Sunday, February 12, 2012

Snake Goddesses

Where's winter? It barely snowed at all in the city this year. But I guess it's not too late for some surprise blizzards. Maybe?? Right now it's the weird temperature where it's cold enough to bundle up before going outside, but not cold enough where you're not sweating by the time you power-walk to class.

This week I went to the ROM since I remembered that it's free for students on Tuesdays. I used to go a lot, I think I'm gonna start doing that again. My class on Aegean art and archaeology has made me think about museums a little differently. I read one long paper by a couple guys who basically spent the whole 60 pages saying, "people didn't used to think Cycladic figurines were beautiful. But then they did. Then the art people starting collecting them and they gained value on the art market. Then people started looting them and making fakes. The collectors become celebrities and the museums become show business! Archaeological context is destroyed! Question their motives!!" And in fact my professor said during a lecture that he and one of his colleagues who was an expert in Cycladic figurines or something went to the ROM, and at least 4 of the 7 that they had were almost definitely fakes. This doesn't make me like museums less though. I think it makes it more interesting to go to a museum and have to question some things and think about it for yourself.
So I went to find the Bronze Age Aegean section, which was tucked away and small and creepily vacant. It was actually really cool to see at least a few examples of the things we had been talking about in class. But I had no idea which figurines were fake and which ones were real. This is one of the info-things that was up, I don't know if you can read any of it from the crappy photo:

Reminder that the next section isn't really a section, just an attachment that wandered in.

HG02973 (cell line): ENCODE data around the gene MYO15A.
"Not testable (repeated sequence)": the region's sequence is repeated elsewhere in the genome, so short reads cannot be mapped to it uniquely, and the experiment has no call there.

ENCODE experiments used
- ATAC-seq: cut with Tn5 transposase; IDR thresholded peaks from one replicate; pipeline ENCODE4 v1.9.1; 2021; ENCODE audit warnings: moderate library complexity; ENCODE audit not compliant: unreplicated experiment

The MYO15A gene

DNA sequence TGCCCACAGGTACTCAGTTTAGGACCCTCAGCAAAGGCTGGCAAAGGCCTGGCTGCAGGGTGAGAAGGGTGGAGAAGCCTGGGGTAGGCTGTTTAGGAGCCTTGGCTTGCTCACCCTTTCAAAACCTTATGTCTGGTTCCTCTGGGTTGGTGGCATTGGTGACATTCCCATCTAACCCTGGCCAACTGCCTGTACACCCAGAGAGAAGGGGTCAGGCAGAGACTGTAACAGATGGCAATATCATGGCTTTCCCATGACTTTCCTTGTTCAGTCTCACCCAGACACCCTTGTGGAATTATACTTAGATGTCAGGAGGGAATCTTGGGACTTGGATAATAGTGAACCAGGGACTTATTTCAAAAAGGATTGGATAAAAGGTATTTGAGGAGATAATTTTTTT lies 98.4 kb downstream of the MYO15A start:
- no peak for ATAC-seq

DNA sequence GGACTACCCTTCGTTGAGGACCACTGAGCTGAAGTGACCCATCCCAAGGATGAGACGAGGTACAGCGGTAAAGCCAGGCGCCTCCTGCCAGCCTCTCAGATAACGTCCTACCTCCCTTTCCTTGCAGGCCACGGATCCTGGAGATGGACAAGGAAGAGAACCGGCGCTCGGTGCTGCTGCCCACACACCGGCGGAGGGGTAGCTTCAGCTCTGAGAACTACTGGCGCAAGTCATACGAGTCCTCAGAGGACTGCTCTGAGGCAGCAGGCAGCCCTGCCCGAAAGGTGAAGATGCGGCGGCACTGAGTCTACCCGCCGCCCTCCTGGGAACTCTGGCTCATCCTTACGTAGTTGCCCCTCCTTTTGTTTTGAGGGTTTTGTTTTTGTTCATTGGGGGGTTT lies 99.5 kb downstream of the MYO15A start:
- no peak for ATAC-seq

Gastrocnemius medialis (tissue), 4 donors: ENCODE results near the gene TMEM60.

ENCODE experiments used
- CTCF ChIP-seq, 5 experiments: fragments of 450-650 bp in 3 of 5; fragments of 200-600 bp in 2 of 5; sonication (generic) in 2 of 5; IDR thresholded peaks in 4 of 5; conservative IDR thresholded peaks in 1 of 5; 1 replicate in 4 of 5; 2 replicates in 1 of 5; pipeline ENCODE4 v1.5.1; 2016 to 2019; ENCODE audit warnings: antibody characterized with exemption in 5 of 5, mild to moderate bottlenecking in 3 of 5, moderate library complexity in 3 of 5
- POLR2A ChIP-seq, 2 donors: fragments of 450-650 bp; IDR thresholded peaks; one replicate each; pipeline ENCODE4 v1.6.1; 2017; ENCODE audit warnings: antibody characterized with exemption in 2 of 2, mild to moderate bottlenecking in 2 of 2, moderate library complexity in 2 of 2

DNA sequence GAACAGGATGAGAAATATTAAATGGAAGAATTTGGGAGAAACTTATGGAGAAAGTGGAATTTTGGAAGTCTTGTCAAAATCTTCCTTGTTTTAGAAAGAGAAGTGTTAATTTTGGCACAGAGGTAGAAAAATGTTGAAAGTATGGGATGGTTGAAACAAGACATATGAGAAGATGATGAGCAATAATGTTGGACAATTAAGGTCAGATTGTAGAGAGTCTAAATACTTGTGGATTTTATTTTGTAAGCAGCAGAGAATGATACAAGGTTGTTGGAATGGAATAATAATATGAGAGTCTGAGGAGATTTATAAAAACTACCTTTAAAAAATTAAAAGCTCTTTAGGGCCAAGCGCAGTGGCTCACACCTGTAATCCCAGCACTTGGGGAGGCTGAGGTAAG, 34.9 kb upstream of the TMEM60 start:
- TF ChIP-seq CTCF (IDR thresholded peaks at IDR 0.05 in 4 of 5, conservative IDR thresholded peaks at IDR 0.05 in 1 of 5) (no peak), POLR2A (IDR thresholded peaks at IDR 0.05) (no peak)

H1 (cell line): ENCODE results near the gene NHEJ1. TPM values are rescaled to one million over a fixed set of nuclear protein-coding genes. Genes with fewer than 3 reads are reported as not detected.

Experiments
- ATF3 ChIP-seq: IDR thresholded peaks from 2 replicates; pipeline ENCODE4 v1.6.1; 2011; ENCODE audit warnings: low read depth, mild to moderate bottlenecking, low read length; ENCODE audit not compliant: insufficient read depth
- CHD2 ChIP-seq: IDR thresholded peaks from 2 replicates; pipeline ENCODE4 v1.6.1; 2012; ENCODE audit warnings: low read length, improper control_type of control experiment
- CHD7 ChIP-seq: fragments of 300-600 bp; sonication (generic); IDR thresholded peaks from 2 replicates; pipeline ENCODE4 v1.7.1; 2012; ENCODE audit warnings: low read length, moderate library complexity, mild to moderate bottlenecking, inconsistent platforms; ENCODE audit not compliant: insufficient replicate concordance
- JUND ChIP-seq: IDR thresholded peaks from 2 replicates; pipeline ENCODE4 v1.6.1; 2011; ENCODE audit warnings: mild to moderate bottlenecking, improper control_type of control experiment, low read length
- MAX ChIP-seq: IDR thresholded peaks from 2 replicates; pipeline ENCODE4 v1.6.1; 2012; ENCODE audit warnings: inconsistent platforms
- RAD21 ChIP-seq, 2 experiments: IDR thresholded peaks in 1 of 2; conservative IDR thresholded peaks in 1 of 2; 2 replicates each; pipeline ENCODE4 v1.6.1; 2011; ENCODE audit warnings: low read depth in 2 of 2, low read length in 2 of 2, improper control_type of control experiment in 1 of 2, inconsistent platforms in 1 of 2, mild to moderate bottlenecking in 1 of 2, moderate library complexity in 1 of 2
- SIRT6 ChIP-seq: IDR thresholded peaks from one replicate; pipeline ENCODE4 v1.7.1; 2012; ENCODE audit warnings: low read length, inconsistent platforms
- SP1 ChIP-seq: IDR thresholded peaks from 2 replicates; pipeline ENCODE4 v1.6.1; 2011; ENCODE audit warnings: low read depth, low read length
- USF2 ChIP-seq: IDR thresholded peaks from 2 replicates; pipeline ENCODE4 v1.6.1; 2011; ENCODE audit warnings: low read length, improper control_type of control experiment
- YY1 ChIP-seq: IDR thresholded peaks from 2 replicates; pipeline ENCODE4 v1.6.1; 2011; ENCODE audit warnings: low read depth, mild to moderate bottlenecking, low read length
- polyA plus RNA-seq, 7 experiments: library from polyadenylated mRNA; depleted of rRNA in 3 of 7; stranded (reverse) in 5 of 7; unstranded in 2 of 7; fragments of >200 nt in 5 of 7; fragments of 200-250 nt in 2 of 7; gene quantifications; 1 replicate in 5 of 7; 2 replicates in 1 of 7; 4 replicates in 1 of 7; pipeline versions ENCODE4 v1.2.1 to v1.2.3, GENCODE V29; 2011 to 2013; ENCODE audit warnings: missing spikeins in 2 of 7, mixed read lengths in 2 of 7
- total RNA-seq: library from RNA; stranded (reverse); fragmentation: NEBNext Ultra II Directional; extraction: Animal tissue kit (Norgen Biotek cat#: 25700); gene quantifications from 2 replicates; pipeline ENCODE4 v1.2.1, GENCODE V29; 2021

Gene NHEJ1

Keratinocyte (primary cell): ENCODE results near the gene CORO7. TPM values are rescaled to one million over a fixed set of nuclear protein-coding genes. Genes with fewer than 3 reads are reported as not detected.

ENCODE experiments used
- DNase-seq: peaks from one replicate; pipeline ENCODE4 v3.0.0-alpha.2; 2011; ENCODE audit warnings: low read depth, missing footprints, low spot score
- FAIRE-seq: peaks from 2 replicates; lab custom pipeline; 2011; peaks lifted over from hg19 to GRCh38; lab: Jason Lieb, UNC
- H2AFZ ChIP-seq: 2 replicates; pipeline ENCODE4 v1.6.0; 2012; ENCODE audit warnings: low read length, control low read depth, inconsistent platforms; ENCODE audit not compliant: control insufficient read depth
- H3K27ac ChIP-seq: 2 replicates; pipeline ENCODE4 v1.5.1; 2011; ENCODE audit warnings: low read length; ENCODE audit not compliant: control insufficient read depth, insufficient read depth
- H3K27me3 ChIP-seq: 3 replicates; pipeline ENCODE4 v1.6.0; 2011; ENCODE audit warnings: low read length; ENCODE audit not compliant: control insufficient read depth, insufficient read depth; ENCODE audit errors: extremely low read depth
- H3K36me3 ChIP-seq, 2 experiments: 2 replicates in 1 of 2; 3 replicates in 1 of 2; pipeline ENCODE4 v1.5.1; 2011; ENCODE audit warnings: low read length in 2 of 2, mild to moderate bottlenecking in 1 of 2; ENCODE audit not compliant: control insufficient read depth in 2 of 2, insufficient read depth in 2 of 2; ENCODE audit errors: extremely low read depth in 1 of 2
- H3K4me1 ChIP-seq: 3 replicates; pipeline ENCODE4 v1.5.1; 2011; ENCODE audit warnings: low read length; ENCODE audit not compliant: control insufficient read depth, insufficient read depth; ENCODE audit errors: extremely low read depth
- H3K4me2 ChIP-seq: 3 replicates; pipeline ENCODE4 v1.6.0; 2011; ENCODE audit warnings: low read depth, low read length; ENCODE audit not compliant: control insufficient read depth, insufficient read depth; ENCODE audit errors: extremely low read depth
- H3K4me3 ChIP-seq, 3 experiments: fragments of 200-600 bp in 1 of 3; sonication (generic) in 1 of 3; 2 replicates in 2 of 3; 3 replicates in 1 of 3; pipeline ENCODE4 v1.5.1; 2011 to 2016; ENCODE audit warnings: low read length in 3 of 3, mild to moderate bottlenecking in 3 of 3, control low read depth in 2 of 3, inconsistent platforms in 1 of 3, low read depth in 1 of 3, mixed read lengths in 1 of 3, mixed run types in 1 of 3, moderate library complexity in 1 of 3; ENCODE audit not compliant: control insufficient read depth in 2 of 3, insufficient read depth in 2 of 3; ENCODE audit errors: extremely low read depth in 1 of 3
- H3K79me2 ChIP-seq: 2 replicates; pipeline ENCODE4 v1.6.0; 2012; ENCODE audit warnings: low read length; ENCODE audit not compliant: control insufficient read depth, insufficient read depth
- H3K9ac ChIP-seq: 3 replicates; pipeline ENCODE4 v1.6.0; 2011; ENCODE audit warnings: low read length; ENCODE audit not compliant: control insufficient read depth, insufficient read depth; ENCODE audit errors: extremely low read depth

The thing about this is, all this stuff is from a prehistoric time. So there's no written records to go by and all the evidence they have is the stuff archaeologists dig up. When they say "The Minoans worshipped in sacred caves, in sanctuaries on mountain peaks, and in towns" what they're really saying is "we've found caves and places on mountain peaks with Minoan stuff in them that some archaeologists believe was sacred or used for rituals, and some of these things were also found in places with houses." It's easy to jump to the religion conclusion when you find an unfamiliar and unexplained artifact. By the way most of this is just spewing back what our professor rants about during every lecture. Obviously I've only been taking this course for like five weeks now so I'm no expert. But what surprised me most was the first paragraph, where they're talking about the female deities and their specific domains. Not even my textbook talks about it with that kind of certainty and detail. I don't know how they know this? Maybe they are just giving the best guess for the sake of simplicity and sign space? For example I've read a little about the "snake goddesses" which are mainly these cool figurines of bare-chested women with their hands up holding snakes, and there are all kinds of interpretations that people have for them, like they are maybe fertility goddesses or protect nature or have some kind of chthonic meaning, if they are goddesses at all. And it all just depends on interpretation of the context and the objects themselves, and putting all the pieces together the best you can. And no one can ever really know for sure, because all those people are gone now. Basically what I'm saying is, I've found in archaeology the same kind of enigmatic...ness that I loved about astronomy. And that I still love about astronomy. And by the way I fully intend to go back to astronomy in the future. But right now I'm really enjoying this class and never realized archaeology could be so super interesting.